From PEOPLE Magazine Click to enlarge
A Hollywood wedding just wouldn't be complete these days without helicopters. And two of them are chopping up the sky above Cybill Shepherd's country-style home overlooking the San Fernando Valley. The papparazzi on board can't see much—not a lot more than their colleagues on the ground, who've had nothing to shoot but a closed door. A guard opens it only to the florist or the neighbor bearing champagne or the invited guests—about 20 of them, and not one famous enough to bother focusing for. Drat. But at least the dauntless lensmen above can see the whole backyard and the white wedding cake, if not the decorations on it: a porcelain bride and groom and two baby carriages.

Under that roof and behind that closed door, Cybill Shepherd, 37, nestles a gardenia in her Rapunzel hair and covers her white silk Japanese pajamas with an ancient hand-sewn kimono that has gold fans on a white silk background and deep orange trim. Elsewhere in her house, her groom, Dr. Bruce Oppenheim, 38—her chiropractor and father of the twins she's expecting this October—dresses in his black silk kimono. Cybill's 7-year-old daughter, Clementine, dons her flower girl's pink kimono and puts the finishing touches on a wedding card with a mommy, a baby, a rainbow and a message—"Happy mairage."

And how is the beautiful, pregnant bride feeling today? "Miserable," Cybill says. But her eyes twinkle. "I'm happy and excited and miserable, if you know what I mean. I have morning sickness all day long.... Some days, I have all I can do to get up, and some days I can't get out of bed. But I'm really thrilled."

The wedding doesn't take long. It begins around 4 p.m. on this Sunday, March 1 in the Japanese-style dining room (thus the kimonos), where no one's allowed to wear shoes. ("Shoes have never been my thing," says Cybill.) The couple doesn't bother to exchange rings (they dislike jewelry) when Judge Richard Adler delivers, in the words of friend and photographer David Hume Kennerly, "the shortest wedding ceremony I have ever heard that was still legal." Says Cybill's Mom, "I boo-hooed. I just let loose and cried like a baby."

It's a quiet party, except for those choppers still chopping. "I wish I had a surface-to-air missile," moans one of the guests—among them Cybill's stepfather, her agent and Bruce's brother, Stephen. Absent are Cybill's ex and Clementine's dad, David Ford, a Memphis auto-parts dealer turned L.A. bartender, and anybody from Moonlighting they're sure to have a bash for her later). To the strains of Bach, Vivaldi and Mendelssohn, the guests dine on strip steak from the American Beef Council (on their commercials, Cybill. says she loves meat), pasta primavera, garlic herb bread, Caesar salad and sautéed baby squash. Then the bride poops out on her own party. "I did desert my guests about 7:15," she says, "to go sound asleep." The groom explains: "She's honeymooning on Moonlighting."

Early the next morning Cybill has a makeup call that can't be missed. The show's behind enough as is. Now, on Cybill's wedding day, co-star Bruce Willis shatters his collarbone skiing in Idaho, forcing him to miss a week's filming. And the show's sexy star is pregnant. What's a hit to do? The pregnancy won't pose problems this season. But when production resumes, Cybill should be about five months along. "They're going to write the pregnancy into the show," Cybill reveals. "I don't know exactly how." Maybe Mark Harmon, The Sexiest Man Alive, did it. Those naughty guest stars.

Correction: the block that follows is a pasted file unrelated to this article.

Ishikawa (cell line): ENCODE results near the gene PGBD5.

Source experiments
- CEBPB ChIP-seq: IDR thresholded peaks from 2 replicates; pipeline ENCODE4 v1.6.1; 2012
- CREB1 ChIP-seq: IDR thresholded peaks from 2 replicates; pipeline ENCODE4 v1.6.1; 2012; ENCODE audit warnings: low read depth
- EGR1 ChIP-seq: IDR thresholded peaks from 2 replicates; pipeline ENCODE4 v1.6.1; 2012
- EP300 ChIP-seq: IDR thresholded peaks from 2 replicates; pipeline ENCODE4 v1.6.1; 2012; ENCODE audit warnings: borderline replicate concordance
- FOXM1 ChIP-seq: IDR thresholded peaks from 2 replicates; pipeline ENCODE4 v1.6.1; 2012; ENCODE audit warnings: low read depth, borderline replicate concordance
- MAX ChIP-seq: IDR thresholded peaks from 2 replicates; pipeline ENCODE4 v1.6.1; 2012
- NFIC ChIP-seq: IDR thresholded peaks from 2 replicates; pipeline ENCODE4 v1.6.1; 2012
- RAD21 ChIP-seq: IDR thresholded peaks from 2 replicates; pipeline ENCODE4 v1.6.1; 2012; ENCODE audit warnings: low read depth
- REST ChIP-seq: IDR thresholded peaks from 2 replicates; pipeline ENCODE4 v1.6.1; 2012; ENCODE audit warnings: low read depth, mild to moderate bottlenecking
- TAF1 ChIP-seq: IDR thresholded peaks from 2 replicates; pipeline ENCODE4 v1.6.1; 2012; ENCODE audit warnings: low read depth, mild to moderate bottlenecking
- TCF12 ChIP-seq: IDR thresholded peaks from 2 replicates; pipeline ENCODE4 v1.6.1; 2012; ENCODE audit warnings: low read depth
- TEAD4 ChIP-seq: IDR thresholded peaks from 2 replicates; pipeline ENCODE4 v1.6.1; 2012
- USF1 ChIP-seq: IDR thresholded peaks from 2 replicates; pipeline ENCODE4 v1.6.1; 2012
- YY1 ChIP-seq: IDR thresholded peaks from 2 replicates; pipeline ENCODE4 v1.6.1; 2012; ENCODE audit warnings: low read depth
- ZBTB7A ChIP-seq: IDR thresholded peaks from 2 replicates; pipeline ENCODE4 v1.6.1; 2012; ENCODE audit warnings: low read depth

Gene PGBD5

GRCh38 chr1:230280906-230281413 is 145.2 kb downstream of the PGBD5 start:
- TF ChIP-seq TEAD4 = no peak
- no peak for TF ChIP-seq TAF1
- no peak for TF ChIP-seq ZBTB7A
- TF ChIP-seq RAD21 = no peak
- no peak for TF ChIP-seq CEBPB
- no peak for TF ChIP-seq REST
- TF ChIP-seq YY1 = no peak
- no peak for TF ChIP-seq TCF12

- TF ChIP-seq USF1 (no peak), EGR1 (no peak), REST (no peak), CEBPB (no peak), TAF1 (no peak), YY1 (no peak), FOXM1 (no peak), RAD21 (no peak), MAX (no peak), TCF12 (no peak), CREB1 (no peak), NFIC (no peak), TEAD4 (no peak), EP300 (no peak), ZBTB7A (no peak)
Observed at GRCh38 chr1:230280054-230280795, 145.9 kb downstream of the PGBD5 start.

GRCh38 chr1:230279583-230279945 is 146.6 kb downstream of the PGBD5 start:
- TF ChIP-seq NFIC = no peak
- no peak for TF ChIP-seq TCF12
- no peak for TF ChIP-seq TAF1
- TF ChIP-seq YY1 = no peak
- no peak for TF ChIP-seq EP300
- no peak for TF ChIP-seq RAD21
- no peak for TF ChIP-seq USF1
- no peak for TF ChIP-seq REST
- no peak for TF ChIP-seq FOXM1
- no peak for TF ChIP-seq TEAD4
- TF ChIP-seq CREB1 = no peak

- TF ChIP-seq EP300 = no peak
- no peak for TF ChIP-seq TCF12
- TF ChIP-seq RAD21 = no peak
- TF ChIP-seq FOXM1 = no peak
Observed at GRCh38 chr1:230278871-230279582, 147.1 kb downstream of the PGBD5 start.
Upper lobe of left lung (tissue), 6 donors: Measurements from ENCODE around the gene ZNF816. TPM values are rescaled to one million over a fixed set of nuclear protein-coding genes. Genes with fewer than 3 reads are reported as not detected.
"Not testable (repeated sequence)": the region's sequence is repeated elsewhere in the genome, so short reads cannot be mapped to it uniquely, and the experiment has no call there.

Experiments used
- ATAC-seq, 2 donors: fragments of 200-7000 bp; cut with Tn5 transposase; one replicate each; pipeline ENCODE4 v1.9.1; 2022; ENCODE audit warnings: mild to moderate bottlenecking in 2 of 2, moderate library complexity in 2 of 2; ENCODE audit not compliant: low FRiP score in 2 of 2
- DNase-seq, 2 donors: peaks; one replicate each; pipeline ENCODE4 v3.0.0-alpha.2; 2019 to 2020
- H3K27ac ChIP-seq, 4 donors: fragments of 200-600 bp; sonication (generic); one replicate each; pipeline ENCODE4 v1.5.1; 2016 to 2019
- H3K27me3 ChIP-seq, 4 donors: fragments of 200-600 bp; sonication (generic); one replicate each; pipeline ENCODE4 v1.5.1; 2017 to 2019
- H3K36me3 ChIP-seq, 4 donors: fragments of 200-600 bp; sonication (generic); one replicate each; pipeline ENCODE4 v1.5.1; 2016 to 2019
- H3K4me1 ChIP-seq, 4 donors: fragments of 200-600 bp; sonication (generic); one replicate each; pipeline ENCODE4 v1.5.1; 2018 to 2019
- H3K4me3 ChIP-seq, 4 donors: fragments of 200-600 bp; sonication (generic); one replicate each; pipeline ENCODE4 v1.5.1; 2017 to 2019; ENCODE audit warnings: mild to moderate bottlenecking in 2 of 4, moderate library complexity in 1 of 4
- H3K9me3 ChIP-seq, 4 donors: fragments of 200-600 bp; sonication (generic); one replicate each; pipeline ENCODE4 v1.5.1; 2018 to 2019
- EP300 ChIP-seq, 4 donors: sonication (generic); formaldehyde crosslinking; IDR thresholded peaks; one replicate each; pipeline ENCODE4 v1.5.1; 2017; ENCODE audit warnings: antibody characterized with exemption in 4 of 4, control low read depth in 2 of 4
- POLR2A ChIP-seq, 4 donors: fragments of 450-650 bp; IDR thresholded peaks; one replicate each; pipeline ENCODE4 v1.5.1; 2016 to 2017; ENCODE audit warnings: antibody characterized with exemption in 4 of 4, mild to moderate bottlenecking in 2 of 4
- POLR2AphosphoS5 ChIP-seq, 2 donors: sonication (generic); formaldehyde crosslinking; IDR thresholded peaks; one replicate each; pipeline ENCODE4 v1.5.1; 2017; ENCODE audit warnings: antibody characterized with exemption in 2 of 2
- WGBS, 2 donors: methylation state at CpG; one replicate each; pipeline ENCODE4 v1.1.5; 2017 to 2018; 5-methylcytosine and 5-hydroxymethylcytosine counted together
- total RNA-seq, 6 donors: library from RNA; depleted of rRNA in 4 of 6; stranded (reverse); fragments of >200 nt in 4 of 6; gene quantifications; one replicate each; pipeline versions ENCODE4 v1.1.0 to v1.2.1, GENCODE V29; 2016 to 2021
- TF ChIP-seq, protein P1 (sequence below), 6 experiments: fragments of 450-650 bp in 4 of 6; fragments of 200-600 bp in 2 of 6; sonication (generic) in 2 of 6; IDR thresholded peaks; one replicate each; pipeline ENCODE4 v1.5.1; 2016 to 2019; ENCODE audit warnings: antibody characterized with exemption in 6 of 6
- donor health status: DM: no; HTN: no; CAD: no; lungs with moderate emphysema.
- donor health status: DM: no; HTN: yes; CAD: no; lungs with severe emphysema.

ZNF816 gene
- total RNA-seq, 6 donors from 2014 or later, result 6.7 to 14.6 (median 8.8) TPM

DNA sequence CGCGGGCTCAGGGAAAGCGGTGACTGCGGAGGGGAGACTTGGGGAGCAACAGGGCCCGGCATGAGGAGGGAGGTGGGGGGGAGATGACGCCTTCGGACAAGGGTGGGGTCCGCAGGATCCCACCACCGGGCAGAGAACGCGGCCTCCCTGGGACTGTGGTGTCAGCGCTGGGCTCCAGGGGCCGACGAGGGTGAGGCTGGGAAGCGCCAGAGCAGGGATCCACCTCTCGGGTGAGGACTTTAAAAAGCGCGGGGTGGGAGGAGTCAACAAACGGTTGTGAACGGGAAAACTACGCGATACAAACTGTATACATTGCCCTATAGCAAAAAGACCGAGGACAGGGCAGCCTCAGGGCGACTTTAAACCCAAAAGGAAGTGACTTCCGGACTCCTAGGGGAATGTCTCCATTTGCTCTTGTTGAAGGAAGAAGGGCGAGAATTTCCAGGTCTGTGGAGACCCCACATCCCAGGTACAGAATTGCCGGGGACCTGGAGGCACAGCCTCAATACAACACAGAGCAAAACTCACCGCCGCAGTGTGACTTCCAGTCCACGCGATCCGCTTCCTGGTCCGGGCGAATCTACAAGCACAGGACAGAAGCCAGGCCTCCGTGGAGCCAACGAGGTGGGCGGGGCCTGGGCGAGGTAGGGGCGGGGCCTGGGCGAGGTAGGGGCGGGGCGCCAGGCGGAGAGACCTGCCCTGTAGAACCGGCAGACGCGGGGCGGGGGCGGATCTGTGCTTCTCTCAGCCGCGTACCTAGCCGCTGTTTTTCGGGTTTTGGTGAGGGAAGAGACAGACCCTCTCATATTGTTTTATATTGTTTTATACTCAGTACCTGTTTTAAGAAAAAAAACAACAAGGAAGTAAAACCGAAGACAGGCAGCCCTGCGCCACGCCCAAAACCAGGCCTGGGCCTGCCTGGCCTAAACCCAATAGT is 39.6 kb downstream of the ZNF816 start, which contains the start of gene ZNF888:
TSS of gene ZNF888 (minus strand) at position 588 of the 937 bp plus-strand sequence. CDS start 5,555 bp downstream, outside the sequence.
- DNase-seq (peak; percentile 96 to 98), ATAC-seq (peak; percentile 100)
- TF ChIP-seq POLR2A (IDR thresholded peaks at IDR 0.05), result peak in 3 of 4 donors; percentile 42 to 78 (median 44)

How Cybill's going to write the pregnancy and the babes into her real life is another matter. Cybill says she and Bruce planned to have a child. But not two. "I'm going to have to call Jane Pauley and find out what it's going to be like." she says. "But I'm afraid to ask." Clementine's excited. Says her mother, "She told Bruce, 'Don't worry. You won't have to change diapers. My mom and I will do that.' I told him not to pay any attention, there'll be plenty of diapers to go around." Poor Bruce is dumbfounded. Twins! "I just wanted one," he says, "or a puppy dog."

Don't let him fool you. The good doctor's good with kids. Cybill put him to the test shortly after they met in 1985 on the set of the TV movie Seduced, where Oppenheim treated star Gregory Harrison and fixed Cybill's headaches and then took a hint from the title. "The first litmus test of any man I was dating," Cybill says, "was if I could tell they liked my child." Bruce passed. "He and Clem get along just great. He's very generous, intelligent and he has a great sense of humor. We enjoy the same things—cooking, traveling, music, reading, bicycling. And we're real good friends." The feeling's plenty mutual. "She's scholarly," Bruce says. "She reads books every day.... We talk a lot about what's going on, women's rights, world affairs."

But on the morning after his wedding, here's the groom at his San Fernando Valley clinic, working. Even if this L.A. native really wanted to be a pro golfer when he graduated from Cal State Northridge, he does love his work. He's the chiropractor to the stars, with lots of famous, glossy, 8 by 10 faces staring down from his walls, including one that's inscribed, "Dear Bruce—I've seldom had such a laying on of hands. Love and thanks, Cybill." It would be so much better to be with her than her picture. "I'm honeymooning in the office," he says.

So it's not a traditional wedding. No honeymoon. No rings. No shoes. No lace. The bride doesn't even care much about wedding gifts. "The twins," she says, "are enough of a present."